// \param newAdministrativeState
    // The new administrative state.
    // -----------------------------------------------------------
    void setAdministrativeState(
    AdministrativeState const& newAdministrativeState ) ;

    At least in the base class, I think that the function signature
    is already more than enough, and management was responsive
    enough that when presented with this example, they changed the
    rule. (In the derived classes, seting the administrative state
    could, and often did, have significant side effects.)

    --
    James Kanze (GABI Software) email:
    Conseils en informatique orientée objet/
    Beratung in objektorientierter Datenverarbeitung
    9 place Sémard, 78210 St.-Cyr-l'École, France, +33 (0)1 30 23 00 34
     
    James Kanze, May 24, 2008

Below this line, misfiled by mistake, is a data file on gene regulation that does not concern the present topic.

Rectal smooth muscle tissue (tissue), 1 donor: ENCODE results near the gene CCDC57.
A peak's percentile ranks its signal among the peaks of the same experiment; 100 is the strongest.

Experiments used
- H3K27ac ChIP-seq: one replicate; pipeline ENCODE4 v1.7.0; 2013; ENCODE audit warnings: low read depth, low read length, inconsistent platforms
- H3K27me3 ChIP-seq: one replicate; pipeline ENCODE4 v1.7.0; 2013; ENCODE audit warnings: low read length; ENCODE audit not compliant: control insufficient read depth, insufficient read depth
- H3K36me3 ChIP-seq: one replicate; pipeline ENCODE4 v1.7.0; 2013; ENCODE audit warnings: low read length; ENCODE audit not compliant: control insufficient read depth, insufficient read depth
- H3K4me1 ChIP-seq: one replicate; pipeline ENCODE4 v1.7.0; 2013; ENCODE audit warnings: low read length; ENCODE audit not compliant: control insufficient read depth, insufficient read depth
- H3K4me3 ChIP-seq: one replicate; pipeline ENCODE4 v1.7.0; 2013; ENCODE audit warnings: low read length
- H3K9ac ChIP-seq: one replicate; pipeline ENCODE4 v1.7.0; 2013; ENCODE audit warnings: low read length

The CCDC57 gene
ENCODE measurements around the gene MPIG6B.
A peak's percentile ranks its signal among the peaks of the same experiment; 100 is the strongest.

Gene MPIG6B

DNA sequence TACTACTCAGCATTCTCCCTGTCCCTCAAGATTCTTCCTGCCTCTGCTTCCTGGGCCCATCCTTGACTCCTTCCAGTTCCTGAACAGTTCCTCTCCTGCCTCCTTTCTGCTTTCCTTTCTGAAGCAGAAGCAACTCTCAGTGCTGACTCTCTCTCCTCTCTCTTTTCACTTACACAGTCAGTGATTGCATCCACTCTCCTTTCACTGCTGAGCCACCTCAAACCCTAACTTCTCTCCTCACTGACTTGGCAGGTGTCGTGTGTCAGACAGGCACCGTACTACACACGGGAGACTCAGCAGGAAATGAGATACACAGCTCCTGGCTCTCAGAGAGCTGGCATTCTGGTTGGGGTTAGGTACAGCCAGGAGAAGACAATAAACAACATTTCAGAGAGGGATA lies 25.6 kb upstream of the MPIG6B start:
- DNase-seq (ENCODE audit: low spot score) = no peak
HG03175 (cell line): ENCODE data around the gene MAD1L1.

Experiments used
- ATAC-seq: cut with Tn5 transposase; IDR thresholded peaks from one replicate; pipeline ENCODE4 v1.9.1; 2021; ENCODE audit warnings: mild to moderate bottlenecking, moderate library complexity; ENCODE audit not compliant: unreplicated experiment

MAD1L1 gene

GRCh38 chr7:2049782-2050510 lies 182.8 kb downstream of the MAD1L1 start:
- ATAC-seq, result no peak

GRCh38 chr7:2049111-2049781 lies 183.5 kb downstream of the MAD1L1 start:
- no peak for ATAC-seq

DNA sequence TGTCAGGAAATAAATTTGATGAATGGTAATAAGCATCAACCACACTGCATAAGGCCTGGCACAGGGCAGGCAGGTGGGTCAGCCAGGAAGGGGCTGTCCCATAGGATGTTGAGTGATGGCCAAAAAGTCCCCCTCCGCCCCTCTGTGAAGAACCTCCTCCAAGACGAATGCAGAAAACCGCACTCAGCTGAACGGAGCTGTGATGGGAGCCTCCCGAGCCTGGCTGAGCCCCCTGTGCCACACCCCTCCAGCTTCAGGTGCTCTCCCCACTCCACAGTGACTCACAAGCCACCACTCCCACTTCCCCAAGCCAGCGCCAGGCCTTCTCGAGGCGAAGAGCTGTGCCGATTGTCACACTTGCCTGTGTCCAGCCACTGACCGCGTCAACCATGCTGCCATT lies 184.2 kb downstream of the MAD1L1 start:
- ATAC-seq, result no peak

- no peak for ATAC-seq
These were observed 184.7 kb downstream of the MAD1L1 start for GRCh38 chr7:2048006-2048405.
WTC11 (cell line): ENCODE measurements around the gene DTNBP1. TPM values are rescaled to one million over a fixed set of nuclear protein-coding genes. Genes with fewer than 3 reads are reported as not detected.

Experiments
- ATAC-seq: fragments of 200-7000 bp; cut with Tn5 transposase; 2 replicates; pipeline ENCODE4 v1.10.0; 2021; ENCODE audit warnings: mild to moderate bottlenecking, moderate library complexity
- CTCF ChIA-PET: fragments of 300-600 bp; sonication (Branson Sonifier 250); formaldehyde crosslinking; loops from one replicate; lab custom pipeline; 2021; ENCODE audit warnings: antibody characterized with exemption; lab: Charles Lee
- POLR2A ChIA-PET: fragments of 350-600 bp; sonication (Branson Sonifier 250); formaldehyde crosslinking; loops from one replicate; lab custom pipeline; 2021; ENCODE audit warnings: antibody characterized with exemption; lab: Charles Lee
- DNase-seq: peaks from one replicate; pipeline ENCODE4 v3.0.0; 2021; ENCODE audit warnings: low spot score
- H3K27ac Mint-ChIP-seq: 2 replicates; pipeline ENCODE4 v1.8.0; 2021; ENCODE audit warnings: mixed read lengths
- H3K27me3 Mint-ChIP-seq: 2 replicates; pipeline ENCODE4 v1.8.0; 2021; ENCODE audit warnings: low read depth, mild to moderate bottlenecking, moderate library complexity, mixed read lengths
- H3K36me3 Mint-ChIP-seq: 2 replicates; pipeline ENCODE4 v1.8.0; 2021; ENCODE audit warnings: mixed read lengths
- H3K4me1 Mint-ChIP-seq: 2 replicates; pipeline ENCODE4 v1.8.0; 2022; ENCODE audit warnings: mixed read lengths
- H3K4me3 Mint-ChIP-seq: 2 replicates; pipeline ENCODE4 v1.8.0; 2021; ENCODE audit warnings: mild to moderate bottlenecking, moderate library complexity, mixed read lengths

#16
  17. duli

    Ian Collins Guest

    James Kanze wrote:
    > On May 24, 12:33 am, Ian Collins <> wrote:
    >> James Kanze wrote:

    >
    >>> Yes, but you still have to decide what you're exploring. You
    >>> don't just write random code; you write code to fulfill some
    >>> specific specification.

    >
    >> As specified by your unit tests.

    >
    > And how do you specify your unit tests?


    That's pretty close to asking how do you specify your specifications?
    Unit tests can be used as executable requirements.

    >> The requirements from the customer are often very vague,
    >> especially in the web application world. In some domains, the
    >> best way to get detailed requirements from a customer is to
    >> start building the application. Once they see something, they
    >> then realise exactly what they want it to do.

    >
    > Certainly. But you do have to specify what you're going to
    > code. That doesn't mean that the specification is cast in
    > stone, but that you have a trace of what you've done, and that
    > you know what you've done.


    Tests do that for you. They are concise, executable and always up to date.

    >> The quality of requirements varies from the exact (say a